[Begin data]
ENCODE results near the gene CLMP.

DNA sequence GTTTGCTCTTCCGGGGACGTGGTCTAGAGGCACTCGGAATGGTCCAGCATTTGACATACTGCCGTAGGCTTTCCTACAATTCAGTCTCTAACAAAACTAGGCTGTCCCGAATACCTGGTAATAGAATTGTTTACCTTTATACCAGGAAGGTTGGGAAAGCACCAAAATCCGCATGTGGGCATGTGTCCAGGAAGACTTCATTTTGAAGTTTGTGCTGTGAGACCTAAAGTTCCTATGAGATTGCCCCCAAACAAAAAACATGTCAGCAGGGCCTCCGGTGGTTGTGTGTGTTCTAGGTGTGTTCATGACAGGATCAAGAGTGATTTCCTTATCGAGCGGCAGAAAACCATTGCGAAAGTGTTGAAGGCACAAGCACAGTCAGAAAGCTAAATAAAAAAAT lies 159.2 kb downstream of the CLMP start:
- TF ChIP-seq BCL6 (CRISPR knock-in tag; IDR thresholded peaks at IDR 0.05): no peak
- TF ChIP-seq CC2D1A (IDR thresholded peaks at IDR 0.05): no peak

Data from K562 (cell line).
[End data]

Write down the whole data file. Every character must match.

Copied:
ENCODE results near the gene CLMP.

DNA sequence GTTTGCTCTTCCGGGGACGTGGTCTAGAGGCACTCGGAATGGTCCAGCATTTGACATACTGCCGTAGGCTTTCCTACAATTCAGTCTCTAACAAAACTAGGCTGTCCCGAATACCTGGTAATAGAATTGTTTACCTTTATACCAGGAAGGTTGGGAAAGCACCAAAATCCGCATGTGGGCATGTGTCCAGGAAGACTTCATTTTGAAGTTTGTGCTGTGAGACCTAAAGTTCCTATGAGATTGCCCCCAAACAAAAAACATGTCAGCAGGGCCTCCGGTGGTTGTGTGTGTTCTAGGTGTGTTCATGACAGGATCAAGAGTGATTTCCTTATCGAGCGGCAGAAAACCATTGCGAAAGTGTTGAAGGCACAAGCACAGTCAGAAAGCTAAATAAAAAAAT lies 159.2 kb downstream of the CLMP start:
- TF ChIP-seq BCL6 (CRISPR knock-in tag; IDR thresholded peaks at IDR 0.05): no peak
- TF ChIP-seq CC2D1A (IDR thresholded peaks at IDR 0.05): no peak

Data from K562 (cell line).